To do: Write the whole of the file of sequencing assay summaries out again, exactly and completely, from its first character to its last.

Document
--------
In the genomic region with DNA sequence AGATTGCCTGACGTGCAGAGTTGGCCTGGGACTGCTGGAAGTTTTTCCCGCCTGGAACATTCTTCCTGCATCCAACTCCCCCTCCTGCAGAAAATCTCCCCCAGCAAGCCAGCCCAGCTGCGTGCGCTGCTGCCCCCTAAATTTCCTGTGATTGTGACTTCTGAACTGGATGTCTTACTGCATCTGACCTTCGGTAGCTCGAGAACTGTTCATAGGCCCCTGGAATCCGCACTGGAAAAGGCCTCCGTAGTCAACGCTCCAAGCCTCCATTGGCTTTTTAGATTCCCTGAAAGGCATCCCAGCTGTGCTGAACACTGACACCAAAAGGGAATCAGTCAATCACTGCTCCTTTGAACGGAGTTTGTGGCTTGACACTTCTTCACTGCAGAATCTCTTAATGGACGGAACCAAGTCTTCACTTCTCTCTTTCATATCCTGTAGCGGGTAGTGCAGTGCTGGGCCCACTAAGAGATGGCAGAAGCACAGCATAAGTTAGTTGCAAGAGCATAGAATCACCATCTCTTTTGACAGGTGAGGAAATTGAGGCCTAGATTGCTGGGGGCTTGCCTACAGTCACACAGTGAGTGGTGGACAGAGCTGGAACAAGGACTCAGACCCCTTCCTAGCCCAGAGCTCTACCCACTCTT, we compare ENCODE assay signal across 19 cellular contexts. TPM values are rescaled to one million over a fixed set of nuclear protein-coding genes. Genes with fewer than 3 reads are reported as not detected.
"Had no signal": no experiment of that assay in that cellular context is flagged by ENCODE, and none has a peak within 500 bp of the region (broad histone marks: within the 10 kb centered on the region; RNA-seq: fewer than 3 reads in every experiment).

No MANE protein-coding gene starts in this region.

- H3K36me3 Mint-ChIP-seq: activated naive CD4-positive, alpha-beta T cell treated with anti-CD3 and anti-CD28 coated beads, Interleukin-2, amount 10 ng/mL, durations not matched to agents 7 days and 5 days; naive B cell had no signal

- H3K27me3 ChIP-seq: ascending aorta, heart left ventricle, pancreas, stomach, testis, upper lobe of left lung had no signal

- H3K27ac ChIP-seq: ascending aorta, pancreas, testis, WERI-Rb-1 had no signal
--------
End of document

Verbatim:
In the genomic region with DNA sequence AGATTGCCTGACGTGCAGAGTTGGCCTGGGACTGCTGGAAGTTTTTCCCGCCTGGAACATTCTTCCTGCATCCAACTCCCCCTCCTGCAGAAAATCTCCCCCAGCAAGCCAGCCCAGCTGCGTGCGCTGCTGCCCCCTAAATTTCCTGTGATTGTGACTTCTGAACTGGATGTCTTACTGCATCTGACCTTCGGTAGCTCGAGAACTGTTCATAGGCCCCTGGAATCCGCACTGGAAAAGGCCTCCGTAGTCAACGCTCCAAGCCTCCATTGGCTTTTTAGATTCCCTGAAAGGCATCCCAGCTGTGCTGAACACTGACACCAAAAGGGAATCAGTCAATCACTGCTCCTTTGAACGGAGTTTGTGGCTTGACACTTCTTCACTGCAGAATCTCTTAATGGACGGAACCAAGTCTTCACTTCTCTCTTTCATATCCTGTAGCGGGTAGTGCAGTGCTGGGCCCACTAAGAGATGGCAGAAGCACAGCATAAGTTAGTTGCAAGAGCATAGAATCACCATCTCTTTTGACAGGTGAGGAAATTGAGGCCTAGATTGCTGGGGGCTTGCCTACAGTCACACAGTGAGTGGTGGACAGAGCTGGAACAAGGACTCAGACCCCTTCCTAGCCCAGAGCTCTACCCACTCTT, we compare ENCODE assay signal across 19 cellular contexts. TPM values are rescaled to one million over a fixed set of nuclear protein-coding genes. Genes with fewer than 3 reads are reported as not detected.
"Had no signal": no experiment of that assay in that cellular context is flagged by ENCODE, and none has a peak within 500 bp of the region (broad histone marks: within the 10 kb centered on the region; RNA-seq: fewer than 3 reads in every experiment).

No MANE protein-coding gene starts in this region.

- H3K36me3 Mint-ChIP-seq: activated naive CD4-positive, alpha-beta T cell treated with anti-CD3 and anti-CD28 coated beads, Interleukin-2, amount 10 ng/mL, durations not matched to agents 7 days and 5 days; naive B cell had no signal

- H3K27me3 ChIP-seq: ascending aorta, heart left ventricle, pancreas, stomach, testis, upper lobe of left lung had no signal

- H3K27ac ChIP-seq: ascending aorta, pancreas, testis, WERI-Rb-1 had no signal